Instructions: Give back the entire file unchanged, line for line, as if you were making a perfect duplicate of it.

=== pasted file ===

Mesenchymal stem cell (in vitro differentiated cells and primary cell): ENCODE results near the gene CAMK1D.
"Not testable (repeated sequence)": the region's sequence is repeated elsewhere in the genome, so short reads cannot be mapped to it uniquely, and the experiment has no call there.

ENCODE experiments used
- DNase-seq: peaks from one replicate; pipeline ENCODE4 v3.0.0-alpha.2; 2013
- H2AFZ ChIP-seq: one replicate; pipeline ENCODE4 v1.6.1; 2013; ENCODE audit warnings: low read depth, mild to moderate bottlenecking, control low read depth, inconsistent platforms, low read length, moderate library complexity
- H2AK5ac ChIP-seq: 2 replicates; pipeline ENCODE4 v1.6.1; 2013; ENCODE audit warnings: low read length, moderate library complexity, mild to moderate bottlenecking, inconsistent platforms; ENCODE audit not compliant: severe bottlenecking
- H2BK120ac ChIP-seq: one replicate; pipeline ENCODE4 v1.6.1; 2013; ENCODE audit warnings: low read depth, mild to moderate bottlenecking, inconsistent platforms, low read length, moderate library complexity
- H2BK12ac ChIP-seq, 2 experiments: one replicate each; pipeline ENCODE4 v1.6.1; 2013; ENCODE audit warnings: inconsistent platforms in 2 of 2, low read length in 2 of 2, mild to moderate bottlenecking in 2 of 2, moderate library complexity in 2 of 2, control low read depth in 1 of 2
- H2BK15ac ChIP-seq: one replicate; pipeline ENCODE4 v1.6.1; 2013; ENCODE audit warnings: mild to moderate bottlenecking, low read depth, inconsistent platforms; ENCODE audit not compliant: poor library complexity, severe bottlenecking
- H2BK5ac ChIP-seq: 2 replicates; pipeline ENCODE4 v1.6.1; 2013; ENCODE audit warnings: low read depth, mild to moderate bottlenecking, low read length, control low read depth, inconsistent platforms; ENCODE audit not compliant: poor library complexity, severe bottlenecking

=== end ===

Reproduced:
Mesenchymal stem cell (in vitro differentiated cells and primary cell): ENCODE results near the gene CAMK1D.
"Not testable (repeated sequence)": the region's sequence is repeated elsewhere in the genome, so short reads cannot be mapped to it uniquely, and the experiment has no call there.

ENCODE experiments used
- DNase-seq: peaks from one replicate; pipeline ENCODE4 v3.0.0-alpha.2; 2013
- H2AFZ ChIP-seq: one replicate; pipeline ENCODE4 v1.6.1; 2013; ENCODE audit warnings: low read depth, mild to moderate bottlenecking, control low read depth, inconsistent platforms, low read length, moderate library complexity
- H2AK5ac ChIP-seq: 2 replicates; pipeline ENCODE4 v1.6.1; 2013; ENCODE audit warnings: low read length, moderate library complexity, mild to moderate bottlenecking, inconsistent platforms; ENCODE audit not compliant: severe bottlenecking
- H2BK120ac ChIP-seq: one replicate; pipeline ENCODE4 v1.6.1; 2013; ENCODE audit warnings: low read depth, mild to moderate bottlenecking, inconsistent platforms, low read length, moderate library complexity
- H2BK12ac ChIP-seq, 2 experiments: one replicate each; pipeline ENCODE4 v1.6.1; 2013; ENCODE audit warnings: inconsistent platforms in 2 of 2, low read length in 2 of 2, mild to moderate bottlenecking in 2 of 2, moderate library complexity in 2 of 2, control low read depth in 1 of 2
- H2BK15ac ChIP-seq: one replicate; pipeline ENCODE4 v1.6.1; 2013; ENCODE audit warnings: mild to moderate bottlenecking, low read depth, inconsistent platforms; ENCODE audit not compliant: poor library complexity, severe bottlenecking
- H2BK5ac ChIP-seq: 2 replicates; pipeline ENCODE4 v1.6.1; 2013; ENCODE audit warnings: low read depth, mild to moderate bottlenecking, low read length, control low read depth, inconsistent platforms; ENCODE audit not compliant: poor library complexity, severe bottlenecking